Have you considered renting, rather than buying? You'll get a lot more bang for your buck that way, and for the short term, you'll be able to get a camera body and lens combo that will let you really capture this once in a lifetime adventure better than anything your limited $1000 budget will get you. watching.JPG

^ Photo of a photographer in uganda taking pictures of gorillas. If it's anything like that, then the light doesn't seem to be an issue (low, dense, but uncanopied jungle it seems?), nor distance.

So you could get away with a fairly inexpensive wide zoom range lens and not worry so much about aperture, I'd say. Nikon 18-105mm f/3.5-5.6 for instance, would be a pretty good lens IF conditions are actually similar to the ones in the photo above, for your $1000 budget (and you could save $100 off the camera body since a 18-55 kit lens would be redundant).

Have you considered renting, rather than buying?
Rental is not a great option if he wishes to take an entire photography class ahead of time. It would end up costing more than the equipment straight up, or he'd have to buy an intro level set of equipment for like $500, which will not be nearly as good as $1000, in order to have enough left over to rent decent equipment later. Would be all awkward and inefficient.
IF conditions are actually similar to the ones in the photo above
Reading is fun! And is something that any intelligent person would do plenty of prior to investing in a Ugandan mountain gorilla safari. I'm sure he is well aware of whether the conditions will likely match that photo or any other photos and perfectly able to determine the relevance of contingent advice.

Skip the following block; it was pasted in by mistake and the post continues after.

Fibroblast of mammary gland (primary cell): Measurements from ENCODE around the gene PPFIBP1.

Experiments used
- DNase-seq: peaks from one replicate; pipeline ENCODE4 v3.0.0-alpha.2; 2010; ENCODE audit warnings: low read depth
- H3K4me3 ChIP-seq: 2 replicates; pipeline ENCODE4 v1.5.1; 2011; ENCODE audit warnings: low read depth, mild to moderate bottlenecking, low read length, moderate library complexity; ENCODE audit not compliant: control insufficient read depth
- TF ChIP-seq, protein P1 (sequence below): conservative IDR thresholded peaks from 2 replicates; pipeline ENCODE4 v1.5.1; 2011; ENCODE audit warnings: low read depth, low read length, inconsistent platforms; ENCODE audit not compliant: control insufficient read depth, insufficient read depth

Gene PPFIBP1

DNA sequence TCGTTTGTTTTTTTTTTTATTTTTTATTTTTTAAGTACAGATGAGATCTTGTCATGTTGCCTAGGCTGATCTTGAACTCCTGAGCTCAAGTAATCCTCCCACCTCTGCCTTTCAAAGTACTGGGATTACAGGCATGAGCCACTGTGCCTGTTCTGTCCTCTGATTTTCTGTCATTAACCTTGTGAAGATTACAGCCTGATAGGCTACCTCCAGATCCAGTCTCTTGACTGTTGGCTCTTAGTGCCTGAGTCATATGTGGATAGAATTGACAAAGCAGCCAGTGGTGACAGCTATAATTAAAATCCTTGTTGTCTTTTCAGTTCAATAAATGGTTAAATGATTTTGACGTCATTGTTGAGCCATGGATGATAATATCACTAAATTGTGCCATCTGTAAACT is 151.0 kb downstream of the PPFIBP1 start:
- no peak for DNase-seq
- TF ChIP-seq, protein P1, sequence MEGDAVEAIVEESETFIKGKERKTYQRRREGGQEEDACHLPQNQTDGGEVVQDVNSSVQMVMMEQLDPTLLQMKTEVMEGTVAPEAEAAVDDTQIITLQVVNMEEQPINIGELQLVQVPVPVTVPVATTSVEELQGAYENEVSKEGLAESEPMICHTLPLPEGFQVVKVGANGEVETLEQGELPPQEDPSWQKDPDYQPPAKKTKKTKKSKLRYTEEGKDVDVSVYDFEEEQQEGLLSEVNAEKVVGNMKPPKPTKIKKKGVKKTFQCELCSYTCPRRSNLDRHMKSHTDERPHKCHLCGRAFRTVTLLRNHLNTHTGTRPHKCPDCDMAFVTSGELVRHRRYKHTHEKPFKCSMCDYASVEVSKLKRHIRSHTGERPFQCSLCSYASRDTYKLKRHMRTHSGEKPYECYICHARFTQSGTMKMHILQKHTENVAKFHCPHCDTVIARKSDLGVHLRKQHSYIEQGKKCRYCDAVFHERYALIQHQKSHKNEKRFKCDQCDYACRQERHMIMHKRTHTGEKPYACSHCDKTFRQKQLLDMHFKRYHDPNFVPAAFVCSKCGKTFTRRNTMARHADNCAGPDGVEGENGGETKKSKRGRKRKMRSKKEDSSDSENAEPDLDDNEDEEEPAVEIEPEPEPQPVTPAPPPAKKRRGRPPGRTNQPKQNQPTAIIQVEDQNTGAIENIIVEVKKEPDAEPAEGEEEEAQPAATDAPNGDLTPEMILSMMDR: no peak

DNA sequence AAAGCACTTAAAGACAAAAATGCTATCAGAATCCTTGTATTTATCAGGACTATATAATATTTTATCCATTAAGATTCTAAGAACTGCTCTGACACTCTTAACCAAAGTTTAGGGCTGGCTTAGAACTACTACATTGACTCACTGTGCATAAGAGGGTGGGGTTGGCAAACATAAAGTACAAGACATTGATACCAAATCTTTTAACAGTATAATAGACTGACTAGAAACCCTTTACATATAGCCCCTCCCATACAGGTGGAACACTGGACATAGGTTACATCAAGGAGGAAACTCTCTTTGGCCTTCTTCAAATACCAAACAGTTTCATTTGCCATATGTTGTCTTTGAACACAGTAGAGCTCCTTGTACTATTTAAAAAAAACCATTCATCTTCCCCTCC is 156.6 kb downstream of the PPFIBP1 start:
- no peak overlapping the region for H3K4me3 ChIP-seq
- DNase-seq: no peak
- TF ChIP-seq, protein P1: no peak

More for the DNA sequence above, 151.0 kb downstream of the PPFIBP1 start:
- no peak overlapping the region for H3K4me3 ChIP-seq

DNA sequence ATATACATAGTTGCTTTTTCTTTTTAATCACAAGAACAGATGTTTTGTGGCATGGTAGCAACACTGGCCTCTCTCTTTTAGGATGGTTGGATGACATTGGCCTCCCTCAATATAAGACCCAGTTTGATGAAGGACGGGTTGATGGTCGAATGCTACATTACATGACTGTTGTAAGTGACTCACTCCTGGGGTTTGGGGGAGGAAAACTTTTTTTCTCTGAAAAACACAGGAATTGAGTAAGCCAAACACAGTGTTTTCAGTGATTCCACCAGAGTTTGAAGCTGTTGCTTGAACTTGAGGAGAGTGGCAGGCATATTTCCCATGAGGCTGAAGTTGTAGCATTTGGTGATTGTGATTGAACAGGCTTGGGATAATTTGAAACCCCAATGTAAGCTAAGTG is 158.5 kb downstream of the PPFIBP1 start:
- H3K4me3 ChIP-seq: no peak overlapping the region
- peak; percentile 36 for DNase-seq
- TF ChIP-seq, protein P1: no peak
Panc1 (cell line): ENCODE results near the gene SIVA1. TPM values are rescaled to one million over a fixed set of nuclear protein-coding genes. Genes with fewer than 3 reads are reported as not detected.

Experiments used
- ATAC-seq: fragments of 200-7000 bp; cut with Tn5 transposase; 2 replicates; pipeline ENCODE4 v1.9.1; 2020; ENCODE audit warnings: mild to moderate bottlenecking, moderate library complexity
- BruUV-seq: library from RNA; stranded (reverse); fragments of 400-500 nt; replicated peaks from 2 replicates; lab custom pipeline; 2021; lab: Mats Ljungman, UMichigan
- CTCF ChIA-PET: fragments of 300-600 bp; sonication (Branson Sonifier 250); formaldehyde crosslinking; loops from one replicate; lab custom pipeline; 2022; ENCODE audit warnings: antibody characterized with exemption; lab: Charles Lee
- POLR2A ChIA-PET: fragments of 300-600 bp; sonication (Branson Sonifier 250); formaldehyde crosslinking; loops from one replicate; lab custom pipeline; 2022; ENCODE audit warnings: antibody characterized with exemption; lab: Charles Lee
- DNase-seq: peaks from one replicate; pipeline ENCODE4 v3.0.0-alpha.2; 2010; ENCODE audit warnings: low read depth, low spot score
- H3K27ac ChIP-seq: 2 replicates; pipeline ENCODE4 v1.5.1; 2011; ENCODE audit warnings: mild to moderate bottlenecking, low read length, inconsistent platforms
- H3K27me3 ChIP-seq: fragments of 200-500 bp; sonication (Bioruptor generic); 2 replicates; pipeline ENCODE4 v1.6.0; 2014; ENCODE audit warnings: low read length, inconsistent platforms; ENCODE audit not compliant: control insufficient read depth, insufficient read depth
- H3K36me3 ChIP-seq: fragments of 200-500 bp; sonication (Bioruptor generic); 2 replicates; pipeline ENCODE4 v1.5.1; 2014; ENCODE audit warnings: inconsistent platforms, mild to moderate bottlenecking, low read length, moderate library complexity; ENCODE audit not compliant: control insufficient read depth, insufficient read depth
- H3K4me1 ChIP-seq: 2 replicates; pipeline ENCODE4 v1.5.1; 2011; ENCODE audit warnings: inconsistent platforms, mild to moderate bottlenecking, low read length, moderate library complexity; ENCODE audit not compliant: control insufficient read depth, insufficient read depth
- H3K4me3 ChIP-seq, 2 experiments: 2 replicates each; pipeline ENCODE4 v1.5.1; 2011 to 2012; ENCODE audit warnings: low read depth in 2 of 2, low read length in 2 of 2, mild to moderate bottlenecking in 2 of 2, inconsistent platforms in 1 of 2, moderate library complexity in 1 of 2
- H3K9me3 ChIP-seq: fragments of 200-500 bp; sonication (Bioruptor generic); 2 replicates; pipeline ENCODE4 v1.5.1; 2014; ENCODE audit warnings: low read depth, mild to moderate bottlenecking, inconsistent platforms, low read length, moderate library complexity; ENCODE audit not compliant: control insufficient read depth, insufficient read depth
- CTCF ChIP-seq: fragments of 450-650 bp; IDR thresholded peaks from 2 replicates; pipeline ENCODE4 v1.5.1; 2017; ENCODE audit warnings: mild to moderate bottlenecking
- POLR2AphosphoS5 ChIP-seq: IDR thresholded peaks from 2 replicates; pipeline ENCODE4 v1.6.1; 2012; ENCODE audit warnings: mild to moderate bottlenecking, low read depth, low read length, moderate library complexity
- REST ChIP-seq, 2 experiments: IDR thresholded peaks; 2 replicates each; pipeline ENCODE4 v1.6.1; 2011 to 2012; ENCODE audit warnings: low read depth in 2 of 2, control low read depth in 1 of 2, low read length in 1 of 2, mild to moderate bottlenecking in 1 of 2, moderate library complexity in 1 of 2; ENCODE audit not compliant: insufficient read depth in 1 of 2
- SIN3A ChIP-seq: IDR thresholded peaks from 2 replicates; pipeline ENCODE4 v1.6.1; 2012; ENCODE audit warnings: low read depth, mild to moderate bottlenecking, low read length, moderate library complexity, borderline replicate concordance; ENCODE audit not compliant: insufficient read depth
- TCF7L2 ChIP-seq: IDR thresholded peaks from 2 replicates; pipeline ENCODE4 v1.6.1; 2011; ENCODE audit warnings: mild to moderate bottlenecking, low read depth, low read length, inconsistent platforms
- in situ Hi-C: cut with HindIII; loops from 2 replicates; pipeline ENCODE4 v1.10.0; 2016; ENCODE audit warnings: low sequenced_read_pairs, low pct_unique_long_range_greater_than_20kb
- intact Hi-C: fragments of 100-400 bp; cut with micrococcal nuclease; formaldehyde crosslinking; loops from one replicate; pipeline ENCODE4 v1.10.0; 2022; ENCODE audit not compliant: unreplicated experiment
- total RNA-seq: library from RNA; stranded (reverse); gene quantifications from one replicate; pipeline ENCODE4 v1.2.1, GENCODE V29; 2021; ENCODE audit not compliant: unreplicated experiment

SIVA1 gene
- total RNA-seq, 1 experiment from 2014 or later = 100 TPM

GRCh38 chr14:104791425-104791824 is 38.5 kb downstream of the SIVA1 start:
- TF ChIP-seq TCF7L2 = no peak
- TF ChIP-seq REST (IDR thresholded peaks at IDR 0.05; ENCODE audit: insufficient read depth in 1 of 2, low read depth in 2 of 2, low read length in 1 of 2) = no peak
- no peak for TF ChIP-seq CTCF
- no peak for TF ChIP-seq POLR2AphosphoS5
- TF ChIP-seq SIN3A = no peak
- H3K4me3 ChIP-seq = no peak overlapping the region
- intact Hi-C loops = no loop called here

And rental is a great option to get the best gear short term on a budget, whether you think so or not.
That's true. But he specifically said in the OP that he intends to take a photography course "to familiarize myself with all of the equipment prior to going on the trip."

Unless he is referring to some sort of immersive, 24/7 photography camp, that will take weeks. + probably 2-3 weeks at least for the trip in rental fees. Ends up not being short term anymore. It would cost the majority of the retail price of the equipment in order to rent it for all of that time.

Renting is a more appropriate option for somebody who is confident in using similar equipment already, and who is comfortable familiarizing themselves with the good stuff in a day or two before the trip, in order to keep rental costs well below retail.
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All he needs to learn is how to focus, how to use the exposure triangle and how to read any typical DSLR in-camera meter. Posing swimsuit models and lighting them with softboxes can wait.